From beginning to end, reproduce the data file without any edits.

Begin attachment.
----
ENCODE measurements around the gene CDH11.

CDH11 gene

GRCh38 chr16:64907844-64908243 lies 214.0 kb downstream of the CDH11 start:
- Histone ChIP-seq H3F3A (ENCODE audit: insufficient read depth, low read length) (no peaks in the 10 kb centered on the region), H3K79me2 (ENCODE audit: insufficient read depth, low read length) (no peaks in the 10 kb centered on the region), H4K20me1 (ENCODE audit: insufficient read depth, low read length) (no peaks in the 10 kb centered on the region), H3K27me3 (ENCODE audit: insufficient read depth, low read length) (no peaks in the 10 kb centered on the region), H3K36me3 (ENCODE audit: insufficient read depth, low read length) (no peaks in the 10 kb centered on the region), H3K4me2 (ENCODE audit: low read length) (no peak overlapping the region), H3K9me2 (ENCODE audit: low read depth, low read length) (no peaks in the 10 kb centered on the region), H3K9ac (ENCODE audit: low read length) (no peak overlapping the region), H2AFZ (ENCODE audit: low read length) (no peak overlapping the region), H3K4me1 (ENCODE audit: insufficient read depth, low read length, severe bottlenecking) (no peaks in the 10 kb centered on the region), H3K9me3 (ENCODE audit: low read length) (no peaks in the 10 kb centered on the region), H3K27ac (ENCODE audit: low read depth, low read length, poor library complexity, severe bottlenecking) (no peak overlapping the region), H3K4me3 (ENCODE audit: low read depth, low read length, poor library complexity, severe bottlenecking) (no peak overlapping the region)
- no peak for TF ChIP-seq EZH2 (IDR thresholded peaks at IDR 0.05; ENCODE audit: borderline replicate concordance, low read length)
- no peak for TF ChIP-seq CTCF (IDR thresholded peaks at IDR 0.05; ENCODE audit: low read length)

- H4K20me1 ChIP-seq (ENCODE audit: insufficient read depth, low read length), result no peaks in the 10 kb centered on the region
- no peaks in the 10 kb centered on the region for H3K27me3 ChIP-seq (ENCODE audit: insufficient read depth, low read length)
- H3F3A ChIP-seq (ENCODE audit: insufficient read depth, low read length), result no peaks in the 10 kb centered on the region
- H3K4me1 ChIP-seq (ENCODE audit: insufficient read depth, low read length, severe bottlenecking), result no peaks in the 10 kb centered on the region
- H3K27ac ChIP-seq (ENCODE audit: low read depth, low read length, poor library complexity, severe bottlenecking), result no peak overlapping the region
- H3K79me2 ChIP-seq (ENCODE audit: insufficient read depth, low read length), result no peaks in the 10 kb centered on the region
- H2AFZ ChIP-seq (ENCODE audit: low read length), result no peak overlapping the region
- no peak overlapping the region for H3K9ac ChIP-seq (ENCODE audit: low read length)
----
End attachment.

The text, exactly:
ENCODE measurements around the gene CDH11.

CDH11 gene

GRCh38 chr16:64907844-64908243 lies 214.0 kb downstream of the CDH11 start:
- Histone ChIP-seq H3F3A (ENCODE audit: insufficient read depth, low read length) (no peaks in the 10 kb centered on the region), H3K79me2 (ENCODE audit: insufficient read depth, low read length) (no peaks in the 10 kb centered on the region), H4K20me1 (ENCODE audit: insufficient read depth, low read length) (no peaks in the 10 kb centered on the region), H3K27me3 (ENCODE audit: insufficient read depth, low read length) (no peaks in the 10 kb centered on the region), H3K36me3 (ENCODE audit: insufficient read depth, low read length) (no peaks in the 10 kb centered on the region), H3K4me2 (ENCODE audit: low read length) (no peak overlapping the region), H3K9me2 (ENCODE audit: low read depth, low read length) (no peaks in the 10 kb centered on the region), H3K9ac (ENCODE audit: low read length) (no peak overlapping the region), H2AFZ (ENCODE audit: low read length) (no peak overlapping the region), H3K4me1 (ENCODE audit: insufficient read depth, low read length, severe bottlenecking) (no peaks in the 10 kb centered on the region), H3K9me3 (ENCODE audit: low read length) (no peaks in the 10 kb centered on the region), H3K27ac (ENCODE audit: low read depth, low read length, poor library complexity, severe bottlenecking) (no peak overlapping the region), H3K4me3 (ENCODE audit: low read depth, low read length, poor library complexity, severe bottlenecking) (no peak overlapping the region)
- no peak for TF ChIP-seq EZH2 (IDR thresholded peaks at IDR 0.05; ENCODE audit: borderline replicate concordance, low read length)
- no peak for TF ChIP-seq CTCF (IDR thresholded peaks at IDR 0.05; ENCODE audit: low read length)

- H4K20me1 ChIP-seq (ENCODE audit: insufficient read depth, low read length), result no peaks in the 10 kb centered on the region
- no peaks in the 10 kb centered on the region for H3K27me3 ChIP-seq (ENCODE audit: insufficient read depth, low read length)
- H3F3A ChIP-seq (ENCODE audit: insufficient read depth, low read length), result no peaks in the 10 kb centered on the region
- H3K4me1 ChIP-seq (ENCODE audit: insufficient read depth, low read length, severe bottlenecking), result no peaks in the 10 kb centered on the region
- H3K27ac ChIP-seq (ENCODE audit: low read depth, low read length, poor library complexity, severe bottlenecking), result no peak overlapping the region
- H3K79me2 ChIP-seq (ENCODE audit: insufficient read depth, low read length), result no peaks in the 10 kb centered on the region
- H2AFZ ChIP-seq (ENCODE audit: low read length), result no peak overlapping the region
- no peak overlapping the region for H3K9ac ChIP-seq (ENCODE audit: low read length)